Up in the Air with Regina Armand: Weathering COVID as a New Entrepreneur

Aerialist and entrepreneur Regina Armand

It’s stressful enough being an entrepreneur. But imagine being a new entrepreneur–not even in business for a year–and you have to abruptly shut down your operation. That is what happened to Regina Armand, aerialist, USPDF Pro, and owner of The Aerial Loft in Long Island, New York. Armand, an eight-year aerial enthusiast, fell in love with the art of pole dancing after looking for new ways to be active. She grew up running track, dancing and cheerleading, but after high school she took a semester off to explore what she wanted to do. She ended up taking a pole-dancing class after seeing a YouTube video and got hooked from there.

Armand continued exploring her new hobby and adding on. She tried and mastered pole, hoop, aerial silks, flexibility and more, to the point where she realized that it could be a fulltime job. She landed gigs performing for the likes of Snoop Dogg, Lizzo and Megan Thee Stallion among others, while also honing her skills as an instructor. After apprenticing at Body and Pole, the biggest aerial studio in New York City, Armand was inspired to make her dream of owning an aerial studio a reality.

She worked with a realtor to find the ideal location, but finding a studio space wasn’t easy for a variety of reasons.

“That portion of the process was extremely stressful,” Armand tells AURN, “because the places I would go to–it would either be: I would see a space, I fall in love with it, and then I would go back and it’s like, someone else already took the space; or I would go see a space and something wasn’t right. We would go through with the process where we were almost at the point [of signing] the lease, and then they back out and say something like, ‘I just feel like you’re so young. You have your whole life to do this. And I just don’t know if I want to rent this space out to you for three to five years because you are too young.’”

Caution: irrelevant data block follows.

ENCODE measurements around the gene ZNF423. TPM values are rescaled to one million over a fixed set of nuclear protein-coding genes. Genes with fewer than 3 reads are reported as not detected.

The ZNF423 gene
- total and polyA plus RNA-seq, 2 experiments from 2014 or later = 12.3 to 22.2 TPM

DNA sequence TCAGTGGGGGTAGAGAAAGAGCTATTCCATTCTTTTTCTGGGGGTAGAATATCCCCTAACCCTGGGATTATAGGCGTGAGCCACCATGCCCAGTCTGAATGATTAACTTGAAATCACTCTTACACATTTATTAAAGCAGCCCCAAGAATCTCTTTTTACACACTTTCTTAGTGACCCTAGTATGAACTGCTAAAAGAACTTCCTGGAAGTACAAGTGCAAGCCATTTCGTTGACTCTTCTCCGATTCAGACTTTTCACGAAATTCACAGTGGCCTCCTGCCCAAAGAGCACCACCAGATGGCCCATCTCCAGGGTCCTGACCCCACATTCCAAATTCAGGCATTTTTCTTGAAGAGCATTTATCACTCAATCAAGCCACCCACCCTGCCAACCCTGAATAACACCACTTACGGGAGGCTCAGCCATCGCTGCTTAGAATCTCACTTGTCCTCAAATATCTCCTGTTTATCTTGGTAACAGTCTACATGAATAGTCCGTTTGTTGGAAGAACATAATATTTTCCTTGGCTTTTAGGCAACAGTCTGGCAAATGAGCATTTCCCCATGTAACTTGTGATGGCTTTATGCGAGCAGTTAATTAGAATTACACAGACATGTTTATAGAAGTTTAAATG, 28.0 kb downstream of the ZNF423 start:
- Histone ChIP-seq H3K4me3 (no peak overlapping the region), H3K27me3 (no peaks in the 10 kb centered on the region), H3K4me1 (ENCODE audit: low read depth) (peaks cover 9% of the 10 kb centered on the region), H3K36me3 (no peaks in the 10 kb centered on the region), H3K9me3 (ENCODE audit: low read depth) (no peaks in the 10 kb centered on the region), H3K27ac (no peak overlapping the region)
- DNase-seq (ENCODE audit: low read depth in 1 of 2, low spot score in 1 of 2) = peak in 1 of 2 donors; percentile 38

Armand adds, “It was so weird because some of them never even knew my age. I know for some people I look younger when I wear my hair in a bun, but I was 26 at the time which, granted, may be a little young to open up a business. But not really. It was crazy.” Eventually, Armand found the perfect space and launched The Aerial Loft. For a solid eight months, she had a fully functioning schedule of classes such as flexibility training, aerial hoop, aerial silks, pole dancing, and more—and loyal clients who helped her build her ideal community.

“A lot of my loyal clients came from over the years of me teaching at different spaces,” says Armand. “So, because I have been doing this—I’ve been teaching in Queens, I was teaching in Long Island and I was teaching in Manhattan—so those clients stayed with me in every studio that I went to. It was really beautiful to then see them all come into my space and them sticking with me all those years when I taught at different studios.”

And when she had to temporarily close her business due to COVID, they rode it out with her. Armand describes the feeling of uncertainty during this period as terrifying, but she decided not to panic and, instead, figured out ways to survive. Through a combination of grants, working out a deal with her landlord, and hosting online classes, Armand was able to keep her studio afloat.

“I appreciate the whole aerial community for so many reasons,” she says, “and it’s like—it’s easy to just kind of bypass it and get caught up in the everyday life of things. But it really is that whole community who helps with my side work or my career as a person outside of The Aerial Loft. And that’s also what helped me to still create income. That comes from those people who support me in the community. So, I’m always just really grateful for the community.”

July 8th marked The Aerial Loft’s one-year anniversary, as well as the day it reopened after being shut down since March. New cleaning measures have been put in place, and everyone is required to wear a mask—even during classes. Despite the changes, students are returning, and everyone is happy to be back weathering a new normal for now. For Regina, the key to maintaining is staying positive. “I always try to look at the brighter side of things. And yes, you go through your moods, but I always know in my heart and in my mind that things will get better. We’ll be in a better space. I also feel like I’m not in the worst position. Yes, it’s hard, but people are going through worse things than me. So, I just feel hopeful.”